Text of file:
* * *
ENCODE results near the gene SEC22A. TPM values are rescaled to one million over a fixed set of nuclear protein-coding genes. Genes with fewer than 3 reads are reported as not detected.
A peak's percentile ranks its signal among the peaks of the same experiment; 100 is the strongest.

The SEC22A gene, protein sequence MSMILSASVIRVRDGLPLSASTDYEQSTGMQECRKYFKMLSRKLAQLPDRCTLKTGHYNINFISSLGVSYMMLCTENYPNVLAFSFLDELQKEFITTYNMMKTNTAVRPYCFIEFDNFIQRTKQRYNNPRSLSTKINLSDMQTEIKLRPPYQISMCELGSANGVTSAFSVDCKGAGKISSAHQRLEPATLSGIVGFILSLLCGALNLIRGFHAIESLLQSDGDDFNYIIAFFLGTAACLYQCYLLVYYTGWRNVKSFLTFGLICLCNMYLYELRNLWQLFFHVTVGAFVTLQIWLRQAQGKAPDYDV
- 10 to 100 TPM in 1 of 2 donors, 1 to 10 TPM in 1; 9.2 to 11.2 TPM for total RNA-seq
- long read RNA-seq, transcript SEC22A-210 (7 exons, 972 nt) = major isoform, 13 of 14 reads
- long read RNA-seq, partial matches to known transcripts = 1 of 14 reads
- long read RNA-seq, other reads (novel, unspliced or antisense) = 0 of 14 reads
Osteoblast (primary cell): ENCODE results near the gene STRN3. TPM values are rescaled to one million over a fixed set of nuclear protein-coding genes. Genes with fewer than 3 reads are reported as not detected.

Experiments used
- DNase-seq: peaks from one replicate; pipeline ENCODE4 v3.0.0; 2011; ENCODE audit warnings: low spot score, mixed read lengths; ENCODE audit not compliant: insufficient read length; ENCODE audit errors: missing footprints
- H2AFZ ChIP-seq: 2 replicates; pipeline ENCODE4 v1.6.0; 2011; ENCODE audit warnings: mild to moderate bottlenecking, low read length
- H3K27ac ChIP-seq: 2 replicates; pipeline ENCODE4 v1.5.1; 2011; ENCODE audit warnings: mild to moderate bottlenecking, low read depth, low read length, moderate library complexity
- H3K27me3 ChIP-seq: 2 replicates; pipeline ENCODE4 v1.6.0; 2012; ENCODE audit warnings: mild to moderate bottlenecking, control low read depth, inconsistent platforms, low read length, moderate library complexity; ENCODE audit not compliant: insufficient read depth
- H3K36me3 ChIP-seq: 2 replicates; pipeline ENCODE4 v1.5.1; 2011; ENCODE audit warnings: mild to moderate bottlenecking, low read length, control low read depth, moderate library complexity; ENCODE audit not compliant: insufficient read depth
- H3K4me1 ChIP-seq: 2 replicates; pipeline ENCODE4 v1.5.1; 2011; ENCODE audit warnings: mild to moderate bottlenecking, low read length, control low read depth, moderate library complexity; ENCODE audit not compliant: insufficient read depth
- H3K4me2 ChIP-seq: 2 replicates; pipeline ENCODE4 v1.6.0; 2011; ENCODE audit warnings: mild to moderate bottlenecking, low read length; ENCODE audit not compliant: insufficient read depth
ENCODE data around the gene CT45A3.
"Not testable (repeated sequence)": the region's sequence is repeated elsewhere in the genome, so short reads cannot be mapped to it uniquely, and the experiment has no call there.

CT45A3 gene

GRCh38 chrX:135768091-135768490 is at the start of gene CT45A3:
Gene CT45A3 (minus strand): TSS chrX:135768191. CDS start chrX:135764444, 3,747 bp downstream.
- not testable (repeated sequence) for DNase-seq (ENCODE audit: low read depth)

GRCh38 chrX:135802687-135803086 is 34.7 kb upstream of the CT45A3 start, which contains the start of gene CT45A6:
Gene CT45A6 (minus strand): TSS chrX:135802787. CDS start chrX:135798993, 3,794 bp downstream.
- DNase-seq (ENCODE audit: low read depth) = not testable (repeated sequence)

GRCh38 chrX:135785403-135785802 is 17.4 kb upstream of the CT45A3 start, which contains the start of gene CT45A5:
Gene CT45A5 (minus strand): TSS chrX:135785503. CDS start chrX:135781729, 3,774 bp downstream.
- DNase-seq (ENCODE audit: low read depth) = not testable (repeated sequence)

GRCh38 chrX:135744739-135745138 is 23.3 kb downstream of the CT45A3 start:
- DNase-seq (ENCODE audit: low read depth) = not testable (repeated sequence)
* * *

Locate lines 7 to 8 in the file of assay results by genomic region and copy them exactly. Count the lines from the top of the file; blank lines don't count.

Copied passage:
- long read RNA-seq, other reads (novel, unspliced or antisense) = 0 of 14 reads
Osteoblast (primary cell): ENCODE results near the gene STRN3. TPM values are rescaled to one million over a fixed set of nuclear protein-coding genes. Genes with fewer than 3 reads are reported as not detected.